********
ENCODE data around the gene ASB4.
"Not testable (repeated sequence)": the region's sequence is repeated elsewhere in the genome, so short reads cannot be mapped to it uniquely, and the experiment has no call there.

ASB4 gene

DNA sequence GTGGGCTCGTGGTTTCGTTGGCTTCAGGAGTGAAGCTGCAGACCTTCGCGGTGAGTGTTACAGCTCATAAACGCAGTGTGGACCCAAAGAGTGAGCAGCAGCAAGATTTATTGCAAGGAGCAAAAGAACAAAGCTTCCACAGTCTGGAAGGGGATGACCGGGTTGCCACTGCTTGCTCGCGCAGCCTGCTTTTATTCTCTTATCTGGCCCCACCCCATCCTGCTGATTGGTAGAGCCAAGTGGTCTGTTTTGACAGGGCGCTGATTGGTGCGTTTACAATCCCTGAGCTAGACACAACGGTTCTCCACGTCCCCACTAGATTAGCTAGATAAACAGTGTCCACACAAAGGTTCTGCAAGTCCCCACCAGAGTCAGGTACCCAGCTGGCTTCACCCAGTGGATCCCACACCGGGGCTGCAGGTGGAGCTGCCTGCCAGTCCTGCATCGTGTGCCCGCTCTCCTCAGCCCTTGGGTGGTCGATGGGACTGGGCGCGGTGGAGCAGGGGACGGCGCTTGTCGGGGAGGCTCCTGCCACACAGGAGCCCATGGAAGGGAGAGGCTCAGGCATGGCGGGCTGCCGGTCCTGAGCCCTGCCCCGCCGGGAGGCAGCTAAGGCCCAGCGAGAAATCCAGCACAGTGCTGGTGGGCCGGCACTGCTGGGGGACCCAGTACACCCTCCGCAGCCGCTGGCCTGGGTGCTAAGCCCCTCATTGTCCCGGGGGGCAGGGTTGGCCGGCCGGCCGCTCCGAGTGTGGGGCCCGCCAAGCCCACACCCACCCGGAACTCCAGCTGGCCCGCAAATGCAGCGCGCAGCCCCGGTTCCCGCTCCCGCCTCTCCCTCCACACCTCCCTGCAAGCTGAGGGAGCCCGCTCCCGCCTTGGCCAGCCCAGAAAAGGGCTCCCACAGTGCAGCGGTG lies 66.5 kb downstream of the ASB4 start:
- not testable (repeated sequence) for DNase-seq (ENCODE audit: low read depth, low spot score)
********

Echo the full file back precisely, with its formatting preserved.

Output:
ENCODE data around the gene ASB4.
"Not testable (repeated sequence)": the region's sequence is repeated elsewhere in the genome, so short reads cannot be mapped to it uniquely, and the experiment has no call there.

ASB4 gene

DNA sequence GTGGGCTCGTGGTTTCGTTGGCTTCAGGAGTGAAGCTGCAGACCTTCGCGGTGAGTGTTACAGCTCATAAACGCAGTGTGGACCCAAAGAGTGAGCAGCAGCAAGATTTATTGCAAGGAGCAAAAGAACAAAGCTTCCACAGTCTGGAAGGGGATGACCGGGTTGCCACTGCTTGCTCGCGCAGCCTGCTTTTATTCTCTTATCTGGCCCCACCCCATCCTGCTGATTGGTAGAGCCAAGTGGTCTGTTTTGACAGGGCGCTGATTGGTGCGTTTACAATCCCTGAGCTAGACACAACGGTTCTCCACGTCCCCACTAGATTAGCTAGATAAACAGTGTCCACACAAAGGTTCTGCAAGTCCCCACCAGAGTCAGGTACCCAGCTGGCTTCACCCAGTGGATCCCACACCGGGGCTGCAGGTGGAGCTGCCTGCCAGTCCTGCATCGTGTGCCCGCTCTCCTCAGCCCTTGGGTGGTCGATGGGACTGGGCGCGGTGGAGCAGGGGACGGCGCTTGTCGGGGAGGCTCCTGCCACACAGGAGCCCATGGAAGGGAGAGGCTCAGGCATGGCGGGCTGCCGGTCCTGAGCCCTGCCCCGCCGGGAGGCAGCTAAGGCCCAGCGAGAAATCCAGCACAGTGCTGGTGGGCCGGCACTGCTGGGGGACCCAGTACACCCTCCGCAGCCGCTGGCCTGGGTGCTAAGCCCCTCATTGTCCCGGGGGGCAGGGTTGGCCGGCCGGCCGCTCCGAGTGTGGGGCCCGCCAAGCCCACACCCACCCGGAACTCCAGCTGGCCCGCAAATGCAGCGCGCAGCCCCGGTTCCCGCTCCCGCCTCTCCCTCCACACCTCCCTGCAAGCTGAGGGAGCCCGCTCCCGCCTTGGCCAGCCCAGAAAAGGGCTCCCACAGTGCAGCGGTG lies 66.5 kb downstream of the ASB4 start:
- not testable (repeated sequence) for DNase-seq (ENCODE audit: low read depth, low spot score)